These considerations open up the still larger question, what was the relationship of the Goths at the time the Gewissas settled in Hampshire to the people known as Northmen ? The term Northmen had certainly a wider significance than its limitation to the Norse or people of Norway. All the four chief Northern nations of antiquity, Goths, Danes, and Swedes, spoke the old Norrena dialects or languages,(25) of which the best-written example that exists is the Icelandic, the later representative of the language carried to Iceland by the colony of Northmen who settled there. The custom of partible inheritance among all sons equally not only prevailed among the ancient Goths, but also among the ancient Northmen. It survives both in Gothland and in Norway to the present day. The system of udal or odal right is the foundation of the whole system of Norway, and to it the people have tenaciously clung for long centuries during all the political changes through which Norway passed, or the political crisis to which it has been subjected. One of the incidents of this odal right at the present time is that one of the sons has by custom the right to pay others their share of the estate if they all agree. This one is also by custom the eldest.

The allodial tenure that existed at the time of the Domesday Survey on the manors along the western border of Hampshire and other parts of that county was apparently of the same nature as the odal right still in operation in Norway. It may have been introduced into Hampshire at the time of the settlement of the confederated invaders, the Gewissas, or by a later settlement after one or other of the Danish inroads. That this tenure existed in some parts of the county and not in others is not surprising when we consider that the original settlers were not all of the same race, but Gewissas, confederates, or assured allies of several tribes or nations. Wallop, close to the western border of the county, presents a good example of the equal rights of sons to share their father`s estate. A manor there was at the time of the Norman Survey held `by four Englishmen, whose father held the land in allodial.` this appears to be a case exactly parallel to the custom of Kent, the father`s land being divided equally between the sons, but yet the whole land taxed collectively. We must also remember that parage or parcenary tenure, by which one tenant wasresponsible, but others shared with him, was not the same as allodial. The land was in both cases family land, held collectively in the former case, and by one of the family in the latter. This is clearly seen in the manors and tenures of the Isle of Wight, mentioned in Domesday Book, where twenty-one tenures in parage are named and thirty in allodiam. Under this odal or udal tenure in Norway at the present time all the kindred of the udalman in possession are what is called odelsbaarn to his land, and have in the order of consanguinity a certain interest in it, called odelsbaarn ret.(26) Hence, if the udalman in possession should sell or alienate his land, the next of kin is entitled to redeem it on repaying the purchase-money, and should he decline to do so, it is in the power of the next one to him to claim his right and recover the property to the family or kindred. The effect of this custom is evidently, to a certain degree, to entail the land upon the kindred of the udalman. It affords us a glimpse of the probable operation of the early Anglo-Saxon maeght, which did not as a collective body of kindred had obligations to the others in the same maeght, with certain reversionary rights.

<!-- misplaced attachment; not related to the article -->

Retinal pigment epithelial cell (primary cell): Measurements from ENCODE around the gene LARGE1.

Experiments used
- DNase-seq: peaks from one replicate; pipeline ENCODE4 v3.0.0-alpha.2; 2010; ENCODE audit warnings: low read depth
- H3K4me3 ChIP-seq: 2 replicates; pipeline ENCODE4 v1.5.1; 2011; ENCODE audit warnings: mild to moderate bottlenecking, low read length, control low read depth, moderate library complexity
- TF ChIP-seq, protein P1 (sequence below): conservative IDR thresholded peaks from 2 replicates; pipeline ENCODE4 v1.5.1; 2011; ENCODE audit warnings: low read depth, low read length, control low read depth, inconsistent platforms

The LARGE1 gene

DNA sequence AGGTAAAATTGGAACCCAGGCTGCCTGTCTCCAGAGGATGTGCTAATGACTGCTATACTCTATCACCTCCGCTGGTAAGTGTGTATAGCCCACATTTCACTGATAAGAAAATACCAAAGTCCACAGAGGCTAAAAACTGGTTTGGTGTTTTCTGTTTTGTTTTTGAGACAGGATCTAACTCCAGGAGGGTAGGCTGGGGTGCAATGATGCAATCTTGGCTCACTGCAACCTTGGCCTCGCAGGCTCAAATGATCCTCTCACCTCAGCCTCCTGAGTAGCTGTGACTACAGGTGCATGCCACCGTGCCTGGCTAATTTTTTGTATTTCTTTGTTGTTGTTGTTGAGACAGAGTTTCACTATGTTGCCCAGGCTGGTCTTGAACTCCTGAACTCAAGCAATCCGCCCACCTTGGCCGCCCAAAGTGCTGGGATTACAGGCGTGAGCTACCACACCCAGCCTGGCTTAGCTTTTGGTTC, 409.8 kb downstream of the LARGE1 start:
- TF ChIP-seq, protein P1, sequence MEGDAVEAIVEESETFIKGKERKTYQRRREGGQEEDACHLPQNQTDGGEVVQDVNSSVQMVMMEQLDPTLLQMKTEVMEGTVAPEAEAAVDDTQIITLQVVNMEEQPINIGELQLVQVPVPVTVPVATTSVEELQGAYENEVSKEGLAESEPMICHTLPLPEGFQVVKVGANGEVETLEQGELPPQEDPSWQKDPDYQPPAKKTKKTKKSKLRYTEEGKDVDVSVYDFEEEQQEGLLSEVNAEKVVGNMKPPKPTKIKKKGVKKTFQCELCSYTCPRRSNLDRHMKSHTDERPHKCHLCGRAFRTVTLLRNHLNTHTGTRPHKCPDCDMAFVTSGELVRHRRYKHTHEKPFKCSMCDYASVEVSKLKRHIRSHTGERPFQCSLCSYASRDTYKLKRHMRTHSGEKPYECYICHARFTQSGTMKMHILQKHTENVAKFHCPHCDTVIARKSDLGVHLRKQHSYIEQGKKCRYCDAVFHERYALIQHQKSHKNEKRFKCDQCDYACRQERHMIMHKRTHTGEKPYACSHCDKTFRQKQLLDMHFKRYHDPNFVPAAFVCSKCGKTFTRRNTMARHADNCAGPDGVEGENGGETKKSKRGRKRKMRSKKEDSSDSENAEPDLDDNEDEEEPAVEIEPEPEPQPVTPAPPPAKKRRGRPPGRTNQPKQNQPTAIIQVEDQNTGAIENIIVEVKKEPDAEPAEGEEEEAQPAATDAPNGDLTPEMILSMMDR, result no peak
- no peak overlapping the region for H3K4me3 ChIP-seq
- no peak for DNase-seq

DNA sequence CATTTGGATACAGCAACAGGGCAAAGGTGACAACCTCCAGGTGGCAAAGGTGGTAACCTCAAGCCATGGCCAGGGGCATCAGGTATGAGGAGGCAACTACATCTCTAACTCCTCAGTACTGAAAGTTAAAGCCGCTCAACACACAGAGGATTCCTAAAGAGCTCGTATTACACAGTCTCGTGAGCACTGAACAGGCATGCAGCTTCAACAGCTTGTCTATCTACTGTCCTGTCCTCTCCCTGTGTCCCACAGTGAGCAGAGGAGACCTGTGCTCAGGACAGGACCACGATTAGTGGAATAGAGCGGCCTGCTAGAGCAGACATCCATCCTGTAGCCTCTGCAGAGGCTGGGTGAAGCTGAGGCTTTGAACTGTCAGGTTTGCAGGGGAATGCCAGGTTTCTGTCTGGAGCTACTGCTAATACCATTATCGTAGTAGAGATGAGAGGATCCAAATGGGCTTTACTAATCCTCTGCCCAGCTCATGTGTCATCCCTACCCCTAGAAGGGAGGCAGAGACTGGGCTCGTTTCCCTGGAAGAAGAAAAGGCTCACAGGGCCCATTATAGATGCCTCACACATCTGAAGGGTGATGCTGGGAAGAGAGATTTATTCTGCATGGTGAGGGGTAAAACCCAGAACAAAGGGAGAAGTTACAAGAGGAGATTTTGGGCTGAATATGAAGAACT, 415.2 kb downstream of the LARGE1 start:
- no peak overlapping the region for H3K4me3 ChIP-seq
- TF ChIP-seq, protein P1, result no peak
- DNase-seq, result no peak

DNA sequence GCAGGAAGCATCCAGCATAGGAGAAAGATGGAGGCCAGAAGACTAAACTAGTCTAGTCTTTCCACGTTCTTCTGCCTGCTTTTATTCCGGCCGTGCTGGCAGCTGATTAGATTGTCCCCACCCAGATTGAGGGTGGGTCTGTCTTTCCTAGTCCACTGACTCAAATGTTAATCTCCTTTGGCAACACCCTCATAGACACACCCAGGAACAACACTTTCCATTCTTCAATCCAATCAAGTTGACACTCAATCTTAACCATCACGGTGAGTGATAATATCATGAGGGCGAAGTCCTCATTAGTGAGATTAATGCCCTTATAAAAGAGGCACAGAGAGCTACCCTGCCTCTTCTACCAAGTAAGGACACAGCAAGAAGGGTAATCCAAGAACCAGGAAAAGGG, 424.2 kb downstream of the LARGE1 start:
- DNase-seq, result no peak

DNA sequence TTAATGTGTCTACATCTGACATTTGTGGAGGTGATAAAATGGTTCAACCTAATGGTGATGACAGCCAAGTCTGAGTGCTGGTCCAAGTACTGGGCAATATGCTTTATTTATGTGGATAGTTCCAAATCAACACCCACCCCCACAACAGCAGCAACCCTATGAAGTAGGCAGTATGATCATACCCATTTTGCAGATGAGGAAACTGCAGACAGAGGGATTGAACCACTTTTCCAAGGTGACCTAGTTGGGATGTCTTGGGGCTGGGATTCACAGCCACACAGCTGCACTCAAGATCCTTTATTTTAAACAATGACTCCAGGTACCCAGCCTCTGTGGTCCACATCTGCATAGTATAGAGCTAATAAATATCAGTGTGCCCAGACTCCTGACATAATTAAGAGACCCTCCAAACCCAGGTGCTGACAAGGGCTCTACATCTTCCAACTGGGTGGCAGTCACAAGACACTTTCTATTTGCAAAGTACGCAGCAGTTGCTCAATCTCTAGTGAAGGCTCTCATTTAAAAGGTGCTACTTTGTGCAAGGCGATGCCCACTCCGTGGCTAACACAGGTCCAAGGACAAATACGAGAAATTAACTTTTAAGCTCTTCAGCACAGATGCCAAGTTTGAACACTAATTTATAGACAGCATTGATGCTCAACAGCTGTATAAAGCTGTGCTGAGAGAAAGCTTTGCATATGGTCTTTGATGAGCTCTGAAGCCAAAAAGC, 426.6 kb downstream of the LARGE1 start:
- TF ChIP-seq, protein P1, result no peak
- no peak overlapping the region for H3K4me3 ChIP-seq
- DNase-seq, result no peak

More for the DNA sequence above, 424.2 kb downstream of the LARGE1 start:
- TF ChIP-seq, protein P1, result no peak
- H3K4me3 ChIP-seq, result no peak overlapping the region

From the consideration of the historical evidence relating to the settlers of Hampshire, the survival for centuries of the term Gewissas as their original collective name, and the various customs and tenures which existed in so marked a way at the time of the Domesday Survey, it is difficult to avoid the conclusion that the Goths or Jutes must have had much in common with those afterwards known by the general name of Northmen, and from the evidence of the runes it is certain that there was a close connection between the Goths and Angles on the one hand and the Norse on the other.

The darker-complexioned people among the invaders and colonists of England during the Anglo-Saxon period were probably some of the Wendish or Northern Serbian race who at the same time in alliance with other Northern tribes. The ancient Vandals have left permanent traces of their extensive conquests more or less in alliance with the Goths. Their settlements extended from North Africa and Spain to the present Slav states of Eastern Europe, and thence northwards to the Baltic. Along this extended line of ancient Vandal occupation we find historical evidence or other traces of their allies, the Goths. If they were allies, at times in other parts of Europe, there cannot be much room for doubt that they may also have been allies in England. The evidence of the settlement of some Wends among the Gewissas of Hampshire is derived partly from the county itself, and partly from trace of them in Wiltshire and Dorset. There are nine manors in Hampshire on which borough-English has been traced. The historical statement of Bede that Rugians were among the ancestors of the people of England living in his time cannot be explained away. In Bede`s time there must have been a common knowledge that part of the English people were descended from Rugians, and these were Wends, the Isle of Rugen being the chief seat of Vandal worship in the North of Europe.